AnneMarie TomoskyChildren’s Hospital of Philadelphia Outpatient and Emergency Departments, United States of America
Title: Evaluating Medication Habits in Medical Mission Patients: A Cross-Sectional Study
Background Short-term medical missions (STMMs) are a highly debated and largely understudied form of international volunteer work. STMM care varies in length, frequency, size, location, services offered, and country of origin and destination, making the systematic evaluation of STMMs difficult. Despite intermittent availability, primary care missions offering pharmaceutical supplies have the unique opportunity to provide continued care to the community via free prescription supplies each visit. Given the challenges with measuring long-term outcomes in this population, it is unknown if these donated medications impact patient health outcomes. As medication noncompliance is known to hinder health outcomes, our study evaluated patient medication habits to see if these prescription supplies were being utilized appropriately. To our knowledge, no study has surveyed medical mission patients to explore their access and utilization of medication. A cross-sectional study was conducted using a patient survey to identify risks and factors associated with medication noncompliance in patients visiting the medical mission, Waves of Health (WOH). WOH has organized biannual seven-day trips to the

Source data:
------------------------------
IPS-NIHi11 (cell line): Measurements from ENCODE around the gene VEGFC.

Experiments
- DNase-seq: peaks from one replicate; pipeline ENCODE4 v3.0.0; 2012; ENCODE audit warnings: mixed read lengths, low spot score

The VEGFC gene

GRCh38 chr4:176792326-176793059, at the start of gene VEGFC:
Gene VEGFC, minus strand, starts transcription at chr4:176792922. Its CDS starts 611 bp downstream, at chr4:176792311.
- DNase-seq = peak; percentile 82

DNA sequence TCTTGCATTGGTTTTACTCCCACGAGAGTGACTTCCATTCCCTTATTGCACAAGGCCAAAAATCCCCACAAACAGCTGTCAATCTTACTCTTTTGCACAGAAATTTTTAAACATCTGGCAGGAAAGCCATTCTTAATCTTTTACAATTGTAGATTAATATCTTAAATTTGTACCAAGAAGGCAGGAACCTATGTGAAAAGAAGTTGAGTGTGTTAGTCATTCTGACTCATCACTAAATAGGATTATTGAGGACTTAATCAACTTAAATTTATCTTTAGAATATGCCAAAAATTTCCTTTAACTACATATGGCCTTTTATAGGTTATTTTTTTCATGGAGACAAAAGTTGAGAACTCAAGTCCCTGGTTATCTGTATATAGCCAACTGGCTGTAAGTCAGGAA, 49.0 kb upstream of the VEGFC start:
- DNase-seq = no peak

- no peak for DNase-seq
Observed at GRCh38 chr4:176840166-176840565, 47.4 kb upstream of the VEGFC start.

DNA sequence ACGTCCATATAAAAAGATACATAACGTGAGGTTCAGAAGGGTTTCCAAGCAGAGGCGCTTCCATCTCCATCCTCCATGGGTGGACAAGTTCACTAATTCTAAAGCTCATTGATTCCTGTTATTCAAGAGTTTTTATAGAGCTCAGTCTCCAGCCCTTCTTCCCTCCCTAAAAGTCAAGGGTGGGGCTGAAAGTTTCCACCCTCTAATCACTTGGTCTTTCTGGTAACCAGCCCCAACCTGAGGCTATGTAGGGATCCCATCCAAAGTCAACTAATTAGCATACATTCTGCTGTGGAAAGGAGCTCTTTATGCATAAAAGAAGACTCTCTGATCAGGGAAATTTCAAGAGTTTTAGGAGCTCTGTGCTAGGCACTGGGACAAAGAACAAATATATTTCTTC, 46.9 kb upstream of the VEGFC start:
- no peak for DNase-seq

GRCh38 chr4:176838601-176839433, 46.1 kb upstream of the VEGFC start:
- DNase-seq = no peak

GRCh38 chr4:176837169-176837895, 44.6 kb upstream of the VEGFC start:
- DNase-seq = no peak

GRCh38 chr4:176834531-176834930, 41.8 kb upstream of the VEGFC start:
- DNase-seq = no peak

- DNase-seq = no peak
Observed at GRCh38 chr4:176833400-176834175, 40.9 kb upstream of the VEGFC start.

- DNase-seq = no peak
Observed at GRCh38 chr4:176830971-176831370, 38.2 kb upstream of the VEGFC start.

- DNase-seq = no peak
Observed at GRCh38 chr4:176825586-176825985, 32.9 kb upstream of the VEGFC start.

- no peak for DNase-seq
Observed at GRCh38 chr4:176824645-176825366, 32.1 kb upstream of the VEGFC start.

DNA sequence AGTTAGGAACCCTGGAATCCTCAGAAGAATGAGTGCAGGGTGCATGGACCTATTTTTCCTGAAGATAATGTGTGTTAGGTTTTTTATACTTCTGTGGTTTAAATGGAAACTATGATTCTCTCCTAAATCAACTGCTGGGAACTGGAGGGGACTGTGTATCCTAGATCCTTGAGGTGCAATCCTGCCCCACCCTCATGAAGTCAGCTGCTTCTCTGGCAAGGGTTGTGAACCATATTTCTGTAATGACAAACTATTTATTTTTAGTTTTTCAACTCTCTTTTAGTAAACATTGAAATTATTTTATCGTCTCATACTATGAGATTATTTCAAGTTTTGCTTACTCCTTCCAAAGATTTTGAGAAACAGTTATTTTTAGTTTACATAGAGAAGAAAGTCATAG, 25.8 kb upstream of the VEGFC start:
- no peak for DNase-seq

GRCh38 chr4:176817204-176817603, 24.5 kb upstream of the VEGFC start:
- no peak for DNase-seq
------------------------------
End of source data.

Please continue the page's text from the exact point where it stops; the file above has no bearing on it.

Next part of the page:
Dominican Republic for over ten years. Survey items were dichotomized for univariate analysis to identify factors associated with running out of medication. We performed multivariate logistic regression analysis by ENTER method to explore predictors of running out of medicine. Of 127 patients, over half (58.3% ) reported running out of medication. Interventions to improve medication practices should be explored due to the high number of patients who reported improper medication utilization.
AnneMarie Tomosky is a prospective medical student who has completed her Bachelor’s of Science in Kinesiology with a Pre-Health Concentration and Certificate in Genomic Medicine at Temple University. She manages 40 employees across eleven departments in the Outpatient Division and Emergency Departments at Children’s Hospital of Philadelphia (CHOP). She completes charts on patients in Dermatology, Cardiology, Psychiatry, and Adolescent Medicine within CHOP’s Outpatient Division. She has approximately 5,500 hours of clinical experience in Pediatric and Emergency Medicine.